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Tove Lo's Lollapalooza Aftershow: More surprises than a novelty t-shirt

Tove Lo kicking Lollapalooza weekend off at Concord Music Hall on Thursday, July 30th, 2015. Photo by Kelly Pyzik.

So, firstly, Tove Lo comes out wearing one of those long t-shirts with a body in a bikini screenprinted on the front and back (reference). It was an undeniably respectable way to begin this, her Lollapalooza aftershow at Concord Music Hall last Thursday, July 30th. Mad props. She later threw the t-shirt off and had the more expected tank top/festival shorts on underneath, but she also performed the entire show barefoot, which was just so fitting for her comfortable in her own skin, genuine stage presence. After the first song, we video called her mom in Sweden and wished Gunnila ("It is pronounced like vanilla, but with a G!" she instructed) a happy 60th birthday. It was the cutest thing I've ever seen in my life.

Tove Lo, born Ebba Tove Elsa Nissan, is from the suburbs of Stockholm, Sweden, and started out as a professional songwriter, independently recording her own music until she broke out with her hit single “Habits (Stay High),” and earned record deals with Island and Polydor Records. She has been featured as a vocalist on tracks like Seven Lions' “Strangers” and Alesso's “Heroes,” and worked as a co-writer on Ellie Goulding's “Love Me Like You Do.” Her stage name is actually a nickname she's held since childhood, having fallen in love at first sight with a lynx, called a lo in Swedish, at the zoo when she was young, and it is best pronounced by Americans as “Toe-v Low."

After from her perfectly in-character antics to start the show running, she played through, I believe, the entirety of "Queen of the Clouds." I loved every second of it. Not as much as the adorable girl in front of me from Poland who had chosen this as her very first ever live concert -- no one can top how beautifully excited that girl was at the very beginning of each and every song -- but still, the whole show was fantastic and the minutes flew by. Nearly everyone in America must have heard "Habits (Stay High)" by this point, but Tove Lo also has a number of great, underplayed tracks that speak through a heartfelt yet bold voice. The chorus from "Moments" could serve as an anthem for the self love movement -- "I'm not the prettiest you've ever seen, but I have my moments/Not the flawless one, I've never been, but I have my moments/I can get a little drunk, I get into all the don'ts/But on good days I am charming as fuck." I have to admit, I cried a little. I did. It's a very #real and empowering chorus and I am shamelessly vulnerable to getting all up in my feels. Other tracks like "Way That I Am," "Got Love," "1000 Miles," and "Run on Love" took us all for a quick whirlwind through every relationship in our recent history and each complicated side of love we felt, respectively. It was intense in the good way.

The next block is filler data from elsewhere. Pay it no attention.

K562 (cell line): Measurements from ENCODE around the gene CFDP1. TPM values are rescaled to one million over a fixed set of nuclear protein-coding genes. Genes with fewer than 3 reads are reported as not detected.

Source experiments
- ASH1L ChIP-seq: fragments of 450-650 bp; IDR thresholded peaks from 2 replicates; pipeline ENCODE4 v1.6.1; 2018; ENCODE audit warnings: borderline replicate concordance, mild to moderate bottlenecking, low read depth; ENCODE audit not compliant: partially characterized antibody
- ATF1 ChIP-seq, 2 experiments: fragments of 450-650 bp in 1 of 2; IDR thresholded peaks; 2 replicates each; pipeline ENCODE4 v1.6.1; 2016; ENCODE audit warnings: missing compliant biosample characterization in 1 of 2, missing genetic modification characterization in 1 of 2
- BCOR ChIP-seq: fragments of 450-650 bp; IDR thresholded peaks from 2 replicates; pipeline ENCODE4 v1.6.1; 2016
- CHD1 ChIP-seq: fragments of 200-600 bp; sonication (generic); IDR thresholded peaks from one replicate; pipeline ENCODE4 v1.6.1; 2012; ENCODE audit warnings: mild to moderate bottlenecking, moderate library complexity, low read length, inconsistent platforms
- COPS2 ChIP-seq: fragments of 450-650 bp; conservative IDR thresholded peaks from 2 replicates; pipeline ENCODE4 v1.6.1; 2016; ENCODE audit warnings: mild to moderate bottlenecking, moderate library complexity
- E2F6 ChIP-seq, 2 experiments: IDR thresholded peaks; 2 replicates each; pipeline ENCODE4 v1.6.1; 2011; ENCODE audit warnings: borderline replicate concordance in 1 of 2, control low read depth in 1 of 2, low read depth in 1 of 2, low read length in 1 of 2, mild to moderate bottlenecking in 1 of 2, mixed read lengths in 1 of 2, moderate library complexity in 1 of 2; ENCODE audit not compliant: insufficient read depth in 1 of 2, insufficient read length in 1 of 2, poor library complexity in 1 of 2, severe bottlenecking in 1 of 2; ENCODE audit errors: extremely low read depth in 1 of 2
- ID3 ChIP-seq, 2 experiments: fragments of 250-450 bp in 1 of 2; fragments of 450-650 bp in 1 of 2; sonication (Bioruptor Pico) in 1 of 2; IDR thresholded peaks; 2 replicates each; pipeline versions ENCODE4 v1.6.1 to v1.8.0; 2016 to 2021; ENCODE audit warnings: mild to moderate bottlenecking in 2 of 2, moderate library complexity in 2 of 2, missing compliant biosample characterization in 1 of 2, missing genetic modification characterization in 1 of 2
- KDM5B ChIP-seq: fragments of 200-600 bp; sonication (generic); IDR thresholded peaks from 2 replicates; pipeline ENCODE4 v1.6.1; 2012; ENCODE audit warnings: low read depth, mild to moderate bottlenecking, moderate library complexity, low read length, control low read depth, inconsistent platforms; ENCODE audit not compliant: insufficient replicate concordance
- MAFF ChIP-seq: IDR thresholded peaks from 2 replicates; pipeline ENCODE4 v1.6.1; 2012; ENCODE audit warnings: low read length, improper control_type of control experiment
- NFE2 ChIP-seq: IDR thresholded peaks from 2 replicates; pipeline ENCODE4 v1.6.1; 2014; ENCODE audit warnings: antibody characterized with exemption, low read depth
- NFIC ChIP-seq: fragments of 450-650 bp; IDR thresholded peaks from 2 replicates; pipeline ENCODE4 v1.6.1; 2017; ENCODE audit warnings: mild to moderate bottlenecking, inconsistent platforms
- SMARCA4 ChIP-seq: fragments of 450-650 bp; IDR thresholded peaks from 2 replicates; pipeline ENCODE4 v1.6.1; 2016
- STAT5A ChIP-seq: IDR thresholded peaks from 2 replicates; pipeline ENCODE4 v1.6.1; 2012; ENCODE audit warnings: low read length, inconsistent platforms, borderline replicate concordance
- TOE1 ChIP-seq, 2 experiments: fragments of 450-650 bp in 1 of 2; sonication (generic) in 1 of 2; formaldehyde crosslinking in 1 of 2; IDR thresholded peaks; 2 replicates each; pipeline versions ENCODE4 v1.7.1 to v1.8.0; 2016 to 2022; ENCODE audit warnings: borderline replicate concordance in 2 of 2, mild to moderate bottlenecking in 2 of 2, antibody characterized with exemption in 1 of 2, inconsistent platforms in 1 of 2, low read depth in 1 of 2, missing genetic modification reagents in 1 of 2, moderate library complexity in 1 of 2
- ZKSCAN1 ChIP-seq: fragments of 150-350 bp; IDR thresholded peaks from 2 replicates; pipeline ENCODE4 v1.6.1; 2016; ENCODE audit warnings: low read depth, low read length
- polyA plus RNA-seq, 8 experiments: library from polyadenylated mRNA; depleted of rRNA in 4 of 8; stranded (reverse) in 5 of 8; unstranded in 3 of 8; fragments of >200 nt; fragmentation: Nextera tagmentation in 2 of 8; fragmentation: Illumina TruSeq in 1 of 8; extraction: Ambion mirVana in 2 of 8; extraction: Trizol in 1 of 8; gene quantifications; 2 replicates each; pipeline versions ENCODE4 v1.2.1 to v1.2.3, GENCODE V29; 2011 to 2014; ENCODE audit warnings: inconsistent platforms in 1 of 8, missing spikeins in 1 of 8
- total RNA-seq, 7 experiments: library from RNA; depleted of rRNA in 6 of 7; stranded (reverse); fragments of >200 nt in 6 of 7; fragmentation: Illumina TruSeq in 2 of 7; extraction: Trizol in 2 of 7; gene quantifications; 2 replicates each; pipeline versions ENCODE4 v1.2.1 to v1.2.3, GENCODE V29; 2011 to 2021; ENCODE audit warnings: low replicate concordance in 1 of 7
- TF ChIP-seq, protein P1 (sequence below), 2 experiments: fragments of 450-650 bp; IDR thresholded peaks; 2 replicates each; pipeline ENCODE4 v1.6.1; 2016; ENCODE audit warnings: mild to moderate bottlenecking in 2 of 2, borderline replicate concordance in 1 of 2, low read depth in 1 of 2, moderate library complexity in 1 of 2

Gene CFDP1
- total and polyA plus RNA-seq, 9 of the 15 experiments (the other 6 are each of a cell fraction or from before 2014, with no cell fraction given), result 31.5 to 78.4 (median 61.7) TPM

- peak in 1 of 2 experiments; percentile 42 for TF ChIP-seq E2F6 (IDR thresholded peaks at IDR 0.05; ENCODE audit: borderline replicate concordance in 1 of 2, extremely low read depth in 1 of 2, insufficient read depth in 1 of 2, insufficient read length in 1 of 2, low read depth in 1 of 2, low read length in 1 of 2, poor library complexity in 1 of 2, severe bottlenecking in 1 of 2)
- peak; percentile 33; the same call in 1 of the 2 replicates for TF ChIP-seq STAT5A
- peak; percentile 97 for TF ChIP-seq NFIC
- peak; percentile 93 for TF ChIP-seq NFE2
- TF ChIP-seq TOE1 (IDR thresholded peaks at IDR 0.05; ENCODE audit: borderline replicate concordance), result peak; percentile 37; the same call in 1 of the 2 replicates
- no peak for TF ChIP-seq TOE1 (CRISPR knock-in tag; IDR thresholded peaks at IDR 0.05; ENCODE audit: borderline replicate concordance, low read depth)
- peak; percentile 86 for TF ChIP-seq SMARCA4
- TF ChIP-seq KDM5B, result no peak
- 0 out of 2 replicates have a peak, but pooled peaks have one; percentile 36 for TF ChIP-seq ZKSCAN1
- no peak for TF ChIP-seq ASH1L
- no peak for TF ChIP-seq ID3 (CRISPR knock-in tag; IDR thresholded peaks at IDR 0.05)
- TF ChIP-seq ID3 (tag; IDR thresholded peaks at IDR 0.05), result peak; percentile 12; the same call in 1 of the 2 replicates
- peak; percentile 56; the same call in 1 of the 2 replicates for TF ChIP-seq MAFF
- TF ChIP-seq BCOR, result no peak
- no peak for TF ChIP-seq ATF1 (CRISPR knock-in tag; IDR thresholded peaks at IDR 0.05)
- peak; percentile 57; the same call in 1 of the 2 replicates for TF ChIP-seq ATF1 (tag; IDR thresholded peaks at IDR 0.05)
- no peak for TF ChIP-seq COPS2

Usually reserved for comical drunks in the crowd, the shoutout of the night has to go to the opening artist, Broods, an unexpected superstar. Broods is like if you took a healthy helping of Tove Lo's pop star accessibility and instead replaced it with a bright yet ethereal Purity Ring/Odesza sound. Most people in the Concord had not come to see Broods and many had not even heard of her before, but by the end of the second song, energy was sizzling and sparking, the crowd was so into it. Encouraged by the loving vibes, the vocalist, Georgia Nott, told us the second to last song was going to be one they usually "pussied out" on playing -- everyone threw their heart into cheering her on. They proceeded to play a really fun, risk-taking banger, and she sang gracefully through the challenging range.

Broods is a trip hop/indie pop brother-sister duo from New Zealand. Georgia and Caleb Nott have been playing music together all their lives, and dropped out of college in 2013 to make Broods happen. Their first hit, “Bridges,” got them deals with Polydor and Capitol Records, and they have since released a self-titled EP and toured with Ellie Goulding.

The audience at Tove Lo was fairly diverse in terms of age and gender and a fairly considerate, relaxed crowd. The small venue was great for seeing such a big name because it necessitates a more intimate show and I was able to see the artists from just a few meters away. Concord's biggest weakness really lies in its sound: I don't know if the actual equipment is lacking, but the levels are always off. For such a small venue, the bass was up way too far, even for this pop show, and it drowned out the mids some. Especially at a concert showcasing amazing vocalists like Tove and Georgia, we really are longing to hear purity in the mids and highs. Nonetheless, additional shoutouts must be given to the security staff, who were kind and respectful all night, and to the six bars inside the Concord which ensure there is never a line for beer.

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